6. Treat chalazia as needed (see 6.2, Chalazion/Hordeolum).

7. Corneal perforations may be treated with cyanoacrylate tissue adhesive if small (<1-2 mm), whereas larger perforations may require surgical correction. Doxycycline is indicated if there is a concern for corneal melting due to its anticollagenase properties.

8. If infiltrates stain with fluorescein, an infectious corneal ulcer may be present. Smears, cultures, and antibiotic treatment may be necessary. See 4.11, Bacterial Keratitis and Appendix 8, Corneal Culture Procedure.

Follow Up

Variable; depends on the severity of the disease. Patients without corneal involvement are seen weeks to months later. Those with corneal involvement are examined more often. Patients with moderate-to-severe facial disease should also seek dermatologic consultation.

5.10 Mucous Membrane Pemphigoid (Ocular Cicatricial Pemphigoid)

Systemic autoimmune disease leading to mucocutaneous inflammation and eventual scarring.


Insidious onset of dryness, redness, blepharospasm, itching, foreign body sensation, tearing, burning, decreased vision, and photophobia. Bilateral involvement. The course is characterized by remissions and exacerbations. Usually occurs in patients older than 55 years.


Critical. Inferior symblepharon (linear folds of conjunctiva connecting the palpebral conjunctiva of the lower eyelid to the inferior bulbar conjunctiva), foreshortening and tightness of the lower fornix, and scarring of palpebral conjunctiva on eyelid eversion (see Figure 5.10.1).

FIGURE 5.10.1 Mucous membrane pemphigoid with symblepharon.

Other. Secondary bacterial conjunctivitis, SPK, and corneal ulcer. Potential later findings include poor tear film, resulting in severe dry eye syndrome; entropion; trichiasis or distichiasis (if present, carefully examine fornices for symblepharon); corneal opacification with pannus, neovascularization, and keratinization; obliteration of the fornices, with eventual limitation of ocular motility; and ankyloblepharon.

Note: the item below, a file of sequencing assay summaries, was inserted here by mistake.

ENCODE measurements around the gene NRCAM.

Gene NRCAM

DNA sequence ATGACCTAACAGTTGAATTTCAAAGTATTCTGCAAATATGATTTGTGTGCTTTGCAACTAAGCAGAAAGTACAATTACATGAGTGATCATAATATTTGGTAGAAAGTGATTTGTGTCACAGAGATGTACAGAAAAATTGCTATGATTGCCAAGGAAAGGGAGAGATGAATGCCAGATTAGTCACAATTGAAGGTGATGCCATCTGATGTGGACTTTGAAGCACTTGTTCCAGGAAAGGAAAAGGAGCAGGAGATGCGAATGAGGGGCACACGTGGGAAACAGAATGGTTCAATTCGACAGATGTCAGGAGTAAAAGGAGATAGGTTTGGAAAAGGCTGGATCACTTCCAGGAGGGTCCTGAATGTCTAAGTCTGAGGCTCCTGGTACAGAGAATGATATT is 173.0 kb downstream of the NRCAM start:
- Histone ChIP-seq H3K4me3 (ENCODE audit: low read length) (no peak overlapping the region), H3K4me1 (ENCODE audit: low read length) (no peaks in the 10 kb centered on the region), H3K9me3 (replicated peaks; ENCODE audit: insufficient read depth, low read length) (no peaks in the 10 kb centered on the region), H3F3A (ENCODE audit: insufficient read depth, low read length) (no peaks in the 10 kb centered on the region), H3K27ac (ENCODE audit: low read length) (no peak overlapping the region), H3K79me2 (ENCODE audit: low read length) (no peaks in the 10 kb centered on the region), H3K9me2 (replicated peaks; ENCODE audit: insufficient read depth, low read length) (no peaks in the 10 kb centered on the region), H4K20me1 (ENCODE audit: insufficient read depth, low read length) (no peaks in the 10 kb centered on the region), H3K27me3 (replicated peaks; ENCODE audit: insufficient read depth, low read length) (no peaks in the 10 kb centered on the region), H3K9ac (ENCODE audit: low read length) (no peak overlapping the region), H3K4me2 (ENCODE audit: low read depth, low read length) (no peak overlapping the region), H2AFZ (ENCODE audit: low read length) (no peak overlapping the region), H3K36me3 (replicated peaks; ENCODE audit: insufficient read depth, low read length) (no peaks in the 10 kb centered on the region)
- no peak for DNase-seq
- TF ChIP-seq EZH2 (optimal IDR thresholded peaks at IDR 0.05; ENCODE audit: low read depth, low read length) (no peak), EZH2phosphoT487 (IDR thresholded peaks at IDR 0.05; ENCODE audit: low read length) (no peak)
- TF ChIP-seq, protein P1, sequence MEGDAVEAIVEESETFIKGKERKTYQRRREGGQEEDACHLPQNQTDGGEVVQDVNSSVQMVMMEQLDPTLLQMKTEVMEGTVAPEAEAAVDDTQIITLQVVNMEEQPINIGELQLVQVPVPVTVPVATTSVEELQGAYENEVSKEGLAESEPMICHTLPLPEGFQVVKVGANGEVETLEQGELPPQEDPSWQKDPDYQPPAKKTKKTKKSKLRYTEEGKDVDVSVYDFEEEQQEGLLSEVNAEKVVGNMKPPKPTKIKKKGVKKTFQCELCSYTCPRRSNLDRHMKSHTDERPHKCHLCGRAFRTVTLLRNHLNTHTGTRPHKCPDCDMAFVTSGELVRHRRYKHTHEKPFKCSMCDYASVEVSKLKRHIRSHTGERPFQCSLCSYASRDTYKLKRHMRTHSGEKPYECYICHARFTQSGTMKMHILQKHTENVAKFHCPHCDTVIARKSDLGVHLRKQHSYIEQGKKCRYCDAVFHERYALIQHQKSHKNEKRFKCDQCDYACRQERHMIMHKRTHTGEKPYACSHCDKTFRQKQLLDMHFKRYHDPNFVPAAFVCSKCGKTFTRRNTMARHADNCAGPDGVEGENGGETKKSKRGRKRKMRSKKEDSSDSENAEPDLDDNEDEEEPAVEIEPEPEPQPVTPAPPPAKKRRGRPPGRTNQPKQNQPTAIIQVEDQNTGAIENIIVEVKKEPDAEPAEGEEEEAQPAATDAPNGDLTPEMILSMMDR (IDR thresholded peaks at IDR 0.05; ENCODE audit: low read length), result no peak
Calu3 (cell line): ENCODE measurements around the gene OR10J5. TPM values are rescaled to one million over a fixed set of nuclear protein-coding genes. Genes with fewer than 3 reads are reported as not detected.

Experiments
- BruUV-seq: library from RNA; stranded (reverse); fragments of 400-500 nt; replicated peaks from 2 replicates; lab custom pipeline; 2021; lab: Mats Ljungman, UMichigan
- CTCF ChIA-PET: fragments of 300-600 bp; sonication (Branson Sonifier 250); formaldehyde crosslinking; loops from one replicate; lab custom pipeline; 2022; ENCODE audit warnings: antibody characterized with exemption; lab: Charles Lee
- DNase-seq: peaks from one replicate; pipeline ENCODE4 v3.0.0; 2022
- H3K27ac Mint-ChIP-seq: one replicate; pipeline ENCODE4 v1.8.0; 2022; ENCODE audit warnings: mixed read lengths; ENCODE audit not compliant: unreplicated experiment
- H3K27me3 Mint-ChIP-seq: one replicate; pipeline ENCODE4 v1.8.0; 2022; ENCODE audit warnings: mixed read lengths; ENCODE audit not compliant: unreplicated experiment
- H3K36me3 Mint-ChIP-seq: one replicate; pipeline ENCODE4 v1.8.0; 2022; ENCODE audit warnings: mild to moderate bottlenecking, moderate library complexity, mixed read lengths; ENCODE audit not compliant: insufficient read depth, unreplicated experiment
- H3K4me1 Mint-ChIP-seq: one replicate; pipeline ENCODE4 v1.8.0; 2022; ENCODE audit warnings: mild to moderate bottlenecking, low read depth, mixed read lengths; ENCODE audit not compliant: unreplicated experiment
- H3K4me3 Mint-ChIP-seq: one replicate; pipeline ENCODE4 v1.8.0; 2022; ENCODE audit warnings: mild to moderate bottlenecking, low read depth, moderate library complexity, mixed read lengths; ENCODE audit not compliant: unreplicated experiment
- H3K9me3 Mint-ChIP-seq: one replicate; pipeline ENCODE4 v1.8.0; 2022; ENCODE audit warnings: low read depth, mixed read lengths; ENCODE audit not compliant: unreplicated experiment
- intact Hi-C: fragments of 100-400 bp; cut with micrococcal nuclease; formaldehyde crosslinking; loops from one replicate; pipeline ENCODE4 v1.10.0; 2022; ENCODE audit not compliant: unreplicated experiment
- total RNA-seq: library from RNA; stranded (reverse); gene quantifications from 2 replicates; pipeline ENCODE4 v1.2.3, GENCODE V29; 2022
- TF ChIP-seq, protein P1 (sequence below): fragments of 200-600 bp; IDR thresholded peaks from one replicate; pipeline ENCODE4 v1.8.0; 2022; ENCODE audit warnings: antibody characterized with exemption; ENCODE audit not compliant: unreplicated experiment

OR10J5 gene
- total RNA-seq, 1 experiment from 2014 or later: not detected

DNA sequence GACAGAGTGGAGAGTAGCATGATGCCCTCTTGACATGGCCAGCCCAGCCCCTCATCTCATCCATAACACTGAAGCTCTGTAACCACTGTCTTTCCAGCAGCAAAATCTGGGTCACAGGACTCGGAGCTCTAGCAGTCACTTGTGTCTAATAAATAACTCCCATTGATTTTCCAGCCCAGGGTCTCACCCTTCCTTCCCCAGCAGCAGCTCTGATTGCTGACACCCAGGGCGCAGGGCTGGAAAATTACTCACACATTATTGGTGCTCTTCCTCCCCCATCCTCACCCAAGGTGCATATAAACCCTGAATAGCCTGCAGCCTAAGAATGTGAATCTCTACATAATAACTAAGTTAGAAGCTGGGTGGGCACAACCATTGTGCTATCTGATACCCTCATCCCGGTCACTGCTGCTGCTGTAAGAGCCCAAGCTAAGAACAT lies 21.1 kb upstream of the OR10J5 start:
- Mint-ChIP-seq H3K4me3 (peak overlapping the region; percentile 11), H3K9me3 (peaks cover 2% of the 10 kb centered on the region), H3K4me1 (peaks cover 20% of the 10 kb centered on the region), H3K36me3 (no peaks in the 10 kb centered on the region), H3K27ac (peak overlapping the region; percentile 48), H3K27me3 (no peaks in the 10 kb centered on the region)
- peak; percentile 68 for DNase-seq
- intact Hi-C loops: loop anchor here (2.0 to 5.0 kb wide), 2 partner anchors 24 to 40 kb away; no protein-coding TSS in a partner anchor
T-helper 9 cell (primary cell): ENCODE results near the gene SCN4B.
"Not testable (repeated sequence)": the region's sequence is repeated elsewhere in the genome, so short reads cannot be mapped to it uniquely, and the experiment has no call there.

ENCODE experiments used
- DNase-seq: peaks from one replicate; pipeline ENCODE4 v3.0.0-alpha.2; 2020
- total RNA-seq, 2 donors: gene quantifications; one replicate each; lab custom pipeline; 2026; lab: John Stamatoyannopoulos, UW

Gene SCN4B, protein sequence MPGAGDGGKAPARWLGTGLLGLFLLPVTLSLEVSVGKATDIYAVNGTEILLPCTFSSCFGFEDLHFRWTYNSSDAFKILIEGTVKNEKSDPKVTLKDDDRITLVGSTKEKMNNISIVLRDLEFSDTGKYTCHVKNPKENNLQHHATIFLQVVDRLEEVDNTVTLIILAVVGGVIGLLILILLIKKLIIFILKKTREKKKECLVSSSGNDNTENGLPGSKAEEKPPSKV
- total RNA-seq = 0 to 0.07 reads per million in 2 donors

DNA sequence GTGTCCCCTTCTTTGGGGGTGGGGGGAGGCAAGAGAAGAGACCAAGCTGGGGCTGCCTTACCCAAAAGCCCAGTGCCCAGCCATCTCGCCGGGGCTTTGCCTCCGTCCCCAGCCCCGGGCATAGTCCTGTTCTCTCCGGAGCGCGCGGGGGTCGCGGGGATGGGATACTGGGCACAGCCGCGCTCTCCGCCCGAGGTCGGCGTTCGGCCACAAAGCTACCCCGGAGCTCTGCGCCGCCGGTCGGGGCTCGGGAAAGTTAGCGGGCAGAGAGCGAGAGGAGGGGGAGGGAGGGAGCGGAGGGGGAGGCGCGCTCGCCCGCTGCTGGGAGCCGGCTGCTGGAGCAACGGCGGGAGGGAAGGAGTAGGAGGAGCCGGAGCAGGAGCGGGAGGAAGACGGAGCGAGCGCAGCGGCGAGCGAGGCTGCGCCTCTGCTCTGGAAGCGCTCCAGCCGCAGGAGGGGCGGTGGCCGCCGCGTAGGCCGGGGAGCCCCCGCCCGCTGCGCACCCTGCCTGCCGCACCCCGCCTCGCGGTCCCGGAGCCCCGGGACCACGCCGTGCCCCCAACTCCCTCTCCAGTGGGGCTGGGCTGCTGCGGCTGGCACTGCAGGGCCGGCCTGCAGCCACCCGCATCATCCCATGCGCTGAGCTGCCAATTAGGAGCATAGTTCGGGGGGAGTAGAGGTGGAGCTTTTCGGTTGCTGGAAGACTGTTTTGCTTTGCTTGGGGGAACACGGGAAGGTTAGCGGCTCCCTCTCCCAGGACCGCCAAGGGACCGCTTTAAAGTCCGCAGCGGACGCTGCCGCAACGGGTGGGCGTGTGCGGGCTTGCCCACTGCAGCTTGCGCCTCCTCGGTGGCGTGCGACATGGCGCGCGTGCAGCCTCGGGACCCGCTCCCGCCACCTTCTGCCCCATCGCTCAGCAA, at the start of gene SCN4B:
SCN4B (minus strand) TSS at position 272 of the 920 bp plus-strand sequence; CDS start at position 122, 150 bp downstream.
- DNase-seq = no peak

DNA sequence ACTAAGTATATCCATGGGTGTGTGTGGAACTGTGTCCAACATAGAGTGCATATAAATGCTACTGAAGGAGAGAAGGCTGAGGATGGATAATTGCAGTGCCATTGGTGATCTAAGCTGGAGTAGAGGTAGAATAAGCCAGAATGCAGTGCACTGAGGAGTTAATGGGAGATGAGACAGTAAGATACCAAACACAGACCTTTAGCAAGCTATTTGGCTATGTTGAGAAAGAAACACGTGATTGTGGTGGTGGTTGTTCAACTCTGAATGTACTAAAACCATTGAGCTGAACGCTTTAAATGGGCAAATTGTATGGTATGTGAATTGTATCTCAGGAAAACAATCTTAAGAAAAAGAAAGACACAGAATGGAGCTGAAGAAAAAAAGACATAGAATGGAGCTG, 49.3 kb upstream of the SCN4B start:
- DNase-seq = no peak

Systemic. Mucous membrane (e.g., oropharynx, esophagus, anus, vagina, and urethra) vesicles; scarring or strictures; ruptured or formed bullae; denuded epithelium. Desquamative gingivitis is common. Cutaneous vesicles and bullae may occur, sometimes with erythematous plaques or scars near affected mucous membranes.

Based on clinical findings, the disease can be divided into four stages:

1. Stage I—Chronic conjunctivitis with mild corneal involvement.

2. Stage II—Cicatrization with conjunctival shrinkage and foreshortening of fornices.

3. Stage III—Above with the additional presence of symblepharon. Subepithelial scarring leads to distortion of lashes.

4. Stage IV—End stage, with ankyloblepharon and severe corneal involvement (persistent epithelial defects, stromal ulcers, scarring, neovascularization, and diffuse keratinization).

Differential Diagnosis

 Stevens-Johnson syndrome (erythema multiforme major) and toxic epidermal necrolysis (TEN): Acute onset, but similar ocular involvement as ocular pemphigoid. Often precipitated by drugs (e.g., sulfa, penicillin, other antibiotics, phenytoin) or infections (e.g., herpes and mycoplasma). See 13.6, Stevens-Johnson Syndrome (Erythema Multiforme Major).

 History of membranous conjunctivitis with scarring: Usually adenovirus or beta-hemolytic Streptococcus. See 5.1, Acute Conjunctivitis and 5.2, Chronic Conjunctivitis.

• Severe chemical burns. See 3.1, Chemical Burn.

 Chronic topical medicine: Examples include glaucoma medications (especially pilocarpine or phospholine iodide) and antiviral agents.

 Others: Atopic keratoconjunctivitis, radiation treatment, and squamous cell carcinoma.

NOTE: Symblepharon is a nonspecific finding and can follow severe conjunctivitis, chemical injury, trauma, radiation exposure, etc. However, symblepharon associated with mucous membrane pemphigoid (MMP)/ocular cicatricial pemphigoid (OCP) is usually progressive.


1. History: Long-term topical medications? Acute onset of severe systemic illness in the past? Recent systemic medications?